Please use this identifier to cite or link to this item: https://hdl.handle.net/2440/105342
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Type: Journal article
Title: Regulatory B cells in pregnancy: lessons from autoimmunity, graft tolerance, and cancer
Author: Guzman-Genuino, R.
Diener, K.
Citation: Frontiers in Immunology, 2017; 8(FEB):172-1-172-13
Publisher: Frontiers Media
Issue Date: 2017
ISSN: 1664-3224
1664-3224
Statement of
Responsibility: 
Ruth Marian Guzman-Genuino and Kerrilyn R. Diener
Abstract: The success of pregnancy is contingent on the maternal immune system recognizing and accommodating a growing semi-allogeneic fetus. Specialized subsets of lymphocytes capable of negative regulation are fundamental in this process, and include the regulatory T cells (Tregs) and potentially, regulatory B cells (Bregs). Most of our current understanding of the immune regulatory role of Bregs comes from studies in the fields of autoimmunity, transplantation tolerance, and cancer biology. Bregs control autoimmune diseases and can elicit graft tolerance by inhibiting the differentiation of effector T cells and dendritic cells (DCs), and activating Tregs. Furthermore, in cancer, Bregs are hijacked by neoplastic cells to promote tumorigenesis. Pregnancy therefore represents a condition that reconciles these fields-mechanisms must be in place to ensure maternal immunological tolerance throughout gravidity to allow the semi-allogeneic fetus to grow within. Thus, the mechanisms underlying Breg activities in autoimmune diseases, transplantation tolerance, and cancer may take place during pregnancy as well. In this review, we discuss the potential role of Bregs as guardians of pregnancy and propose an endocrine-modulated feedback loop highlighting the Breg-Treg-tolerogenic DC interface essential for the induction of maternal immune tolerance.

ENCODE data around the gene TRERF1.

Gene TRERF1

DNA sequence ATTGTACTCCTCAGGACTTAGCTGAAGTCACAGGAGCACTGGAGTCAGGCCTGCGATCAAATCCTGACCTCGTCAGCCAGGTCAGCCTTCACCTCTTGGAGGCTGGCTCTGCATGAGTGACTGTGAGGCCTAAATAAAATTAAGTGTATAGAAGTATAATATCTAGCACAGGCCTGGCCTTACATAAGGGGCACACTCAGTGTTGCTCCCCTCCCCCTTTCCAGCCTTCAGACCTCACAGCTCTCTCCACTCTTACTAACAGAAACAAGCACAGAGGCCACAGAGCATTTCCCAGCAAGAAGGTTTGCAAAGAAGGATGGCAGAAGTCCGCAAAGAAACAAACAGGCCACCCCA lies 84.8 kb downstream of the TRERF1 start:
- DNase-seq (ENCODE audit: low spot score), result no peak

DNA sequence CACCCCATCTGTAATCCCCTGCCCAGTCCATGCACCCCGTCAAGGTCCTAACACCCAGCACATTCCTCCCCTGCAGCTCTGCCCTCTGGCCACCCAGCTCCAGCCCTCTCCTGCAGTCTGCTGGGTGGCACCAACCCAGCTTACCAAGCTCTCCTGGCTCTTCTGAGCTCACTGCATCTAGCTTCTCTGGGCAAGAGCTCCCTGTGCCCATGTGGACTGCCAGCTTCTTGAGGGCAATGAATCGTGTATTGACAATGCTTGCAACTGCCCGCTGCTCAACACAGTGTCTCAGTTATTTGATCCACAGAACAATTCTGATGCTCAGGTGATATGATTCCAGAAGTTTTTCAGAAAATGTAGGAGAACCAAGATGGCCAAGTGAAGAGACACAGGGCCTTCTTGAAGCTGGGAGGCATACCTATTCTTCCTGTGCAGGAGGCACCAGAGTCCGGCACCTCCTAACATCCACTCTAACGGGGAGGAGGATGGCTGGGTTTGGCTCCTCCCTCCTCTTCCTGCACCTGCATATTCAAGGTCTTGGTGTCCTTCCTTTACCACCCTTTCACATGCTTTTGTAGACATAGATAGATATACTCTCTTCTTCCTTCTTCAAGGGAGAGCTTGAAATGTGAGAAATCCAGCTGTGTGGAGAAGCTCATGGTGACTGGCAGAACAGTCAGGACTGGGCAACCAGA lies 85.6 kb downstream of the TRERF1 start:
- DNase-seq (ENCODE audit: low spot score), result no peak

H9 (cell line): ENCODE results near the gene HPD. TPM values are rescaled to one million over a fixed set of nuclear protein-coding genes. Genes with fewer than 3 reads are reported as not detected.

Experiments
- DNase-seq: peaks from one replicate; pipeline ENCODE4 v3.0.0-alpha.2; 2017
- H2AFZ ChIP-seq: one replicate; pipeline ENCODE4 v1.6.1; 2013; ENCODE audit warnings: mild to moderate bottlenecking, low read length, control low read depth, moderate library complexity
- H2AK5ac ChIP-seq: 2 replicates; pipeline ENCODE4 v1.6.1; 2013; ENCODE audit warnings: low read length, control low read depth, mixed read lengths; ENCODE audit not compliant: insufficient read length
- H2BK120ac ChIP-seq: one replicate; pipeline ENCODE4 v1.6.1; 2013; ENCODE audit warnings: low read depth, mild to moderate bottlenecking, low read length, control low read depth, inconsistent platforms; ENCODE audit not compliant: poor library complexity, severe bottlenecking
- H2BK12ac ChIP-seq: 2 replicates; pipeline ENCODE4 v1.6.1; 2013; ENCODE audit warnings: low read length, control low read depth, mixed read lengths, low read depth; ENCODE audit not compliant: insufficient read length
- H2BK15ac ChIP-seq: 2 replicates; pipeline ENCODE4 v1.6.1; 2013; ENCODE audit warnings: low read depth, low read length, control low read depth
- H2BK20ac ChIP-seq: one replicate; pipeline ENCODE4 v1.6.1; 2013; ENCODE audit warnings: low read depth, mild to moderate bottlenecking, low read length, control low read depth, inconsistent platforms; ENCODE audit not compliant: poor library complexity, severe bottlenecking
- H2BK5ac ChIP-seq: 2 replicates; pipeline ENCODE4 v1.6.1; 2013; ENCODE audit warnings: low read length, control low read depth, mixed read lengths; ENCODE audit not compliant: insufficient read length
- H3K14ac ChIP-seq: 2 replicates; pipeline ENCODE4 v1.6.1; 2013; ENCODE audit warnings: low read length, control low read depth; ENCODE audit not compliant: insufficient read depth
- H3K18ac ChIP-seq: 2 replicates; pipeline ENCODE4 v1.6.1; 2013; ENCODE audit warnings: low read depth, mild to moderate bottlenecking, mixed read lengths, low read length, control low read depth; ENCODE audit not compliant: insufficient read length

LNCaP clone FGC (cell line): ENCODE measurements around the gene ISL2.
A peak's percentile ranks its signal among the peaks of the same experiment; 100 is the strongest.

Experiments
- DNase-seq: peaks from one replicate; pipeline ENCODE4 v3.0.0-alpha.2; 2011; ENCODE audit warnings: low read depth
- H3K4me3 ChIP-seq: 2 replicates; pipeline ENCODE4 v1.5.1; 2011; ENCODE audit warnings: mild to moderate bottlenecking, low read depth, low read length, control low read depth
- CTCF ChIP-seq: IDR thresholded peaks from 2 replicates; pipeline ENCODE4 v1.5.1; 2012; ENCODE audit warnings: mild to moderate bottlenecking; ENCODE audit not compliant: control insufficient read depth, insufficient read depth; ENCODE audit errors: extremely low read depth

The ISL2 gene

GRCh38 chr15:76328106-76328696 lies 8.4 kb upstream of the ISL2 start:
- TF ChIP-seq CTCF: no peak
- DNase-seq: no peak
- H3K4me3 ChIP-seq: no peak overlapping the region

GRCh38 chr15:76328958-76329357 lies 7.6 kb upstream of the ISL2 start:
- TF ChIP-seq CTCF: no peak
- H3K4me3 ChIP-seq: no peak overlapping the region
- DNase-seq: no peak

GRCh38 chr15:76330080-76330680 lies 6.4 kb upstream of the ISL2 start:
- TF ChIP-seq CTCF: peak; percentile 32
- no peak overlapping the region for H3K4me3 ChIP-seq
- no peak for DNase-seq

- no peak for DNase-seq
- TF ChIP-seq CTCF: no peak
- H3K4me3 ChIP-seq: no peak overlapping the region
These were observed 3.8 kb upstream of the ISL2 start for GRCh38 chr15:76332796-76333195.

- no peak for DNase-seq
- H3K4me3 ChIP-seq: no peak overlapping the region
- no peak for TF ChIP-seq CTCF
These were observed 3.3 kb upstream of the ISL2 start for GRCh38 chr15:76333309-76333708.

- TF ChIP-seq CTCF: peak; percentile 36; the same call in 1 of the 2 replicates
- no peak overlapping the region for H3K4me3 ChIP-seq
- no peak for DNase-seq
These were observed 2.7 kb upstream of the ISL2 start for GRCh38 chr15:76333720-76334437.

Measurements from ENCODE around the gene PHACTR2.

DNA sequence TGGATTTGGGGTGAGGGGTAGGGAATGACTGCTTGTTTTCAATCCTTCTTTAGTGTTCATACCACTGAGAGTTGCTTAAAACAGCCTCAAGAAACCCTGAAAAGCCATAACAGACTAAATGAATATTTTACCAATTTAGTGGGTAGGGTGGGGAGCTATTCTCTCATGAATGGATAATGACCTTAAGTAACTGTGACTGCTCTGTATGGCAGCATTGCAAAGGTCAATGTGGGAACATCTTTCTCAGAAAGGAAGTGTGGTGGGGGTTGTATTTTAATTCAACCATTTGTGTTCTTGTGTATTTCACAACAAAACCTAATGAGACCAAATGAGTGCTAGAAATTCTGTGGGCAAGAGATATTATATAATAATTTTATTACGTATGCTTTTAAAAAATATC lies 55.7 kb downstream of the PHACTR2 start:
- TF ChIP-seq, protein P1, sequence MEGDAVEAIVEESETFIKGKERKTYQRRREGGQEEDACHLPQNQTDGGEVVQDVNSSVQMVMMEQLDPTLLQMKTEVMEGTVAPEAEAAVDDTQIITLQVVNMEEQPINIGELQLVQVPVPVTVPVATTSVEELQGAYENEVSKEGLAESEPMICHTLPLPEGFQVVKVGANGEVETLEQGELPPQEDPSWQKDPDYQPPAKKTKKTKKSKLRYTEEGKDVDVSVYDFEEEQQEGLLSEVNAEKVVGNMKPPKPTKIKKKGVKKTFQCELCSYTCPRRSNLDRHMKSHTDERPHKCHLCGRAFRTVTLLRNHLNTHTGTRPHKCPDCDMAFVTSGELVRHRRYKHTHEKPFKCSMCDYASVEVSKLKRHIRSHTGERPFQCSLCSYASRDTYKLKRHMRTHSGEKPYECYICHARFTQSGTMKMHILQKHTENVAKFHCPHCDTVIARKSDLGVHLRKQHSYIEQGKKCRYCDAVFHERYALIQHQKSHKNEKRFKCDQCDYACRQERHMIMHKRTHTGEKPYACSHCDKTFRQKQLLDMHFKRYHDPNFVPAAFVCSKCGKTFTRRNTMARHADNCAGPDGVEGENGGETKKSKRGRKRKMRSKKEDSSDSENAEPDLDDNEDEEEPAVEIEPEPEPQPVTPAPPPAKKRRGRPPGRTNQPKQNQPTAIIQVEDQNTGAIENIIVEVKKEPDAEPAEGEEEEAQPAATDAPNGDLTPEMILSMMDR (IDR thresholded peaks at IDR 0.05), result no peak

Keywords: autoimmunity
cancer
estrogen
pregnancy
progesterone
regulatory B cells
regulatory T cells
tolerance
Rights: Copyright: © 2017 Guzman-Genuino and Diener. This is an open-access article distributed under the terms of the Creative Commons Attribution License (CC BY). The use, distribution or reproduction in other forums is permitted, provided the original author(s) or licensor are credited and that the original publication in this journal is cited, in accordance with accepted academic practice. No use, distribution or reproduction is permitted which does not comply with these terms.
DOI: 10.3389/fimmu.2017.00172
Grant ID: http://purl.org/au-research/grants/nhmrc/1020984
http://purl.org/au-research/grants/nhmrc/1012386
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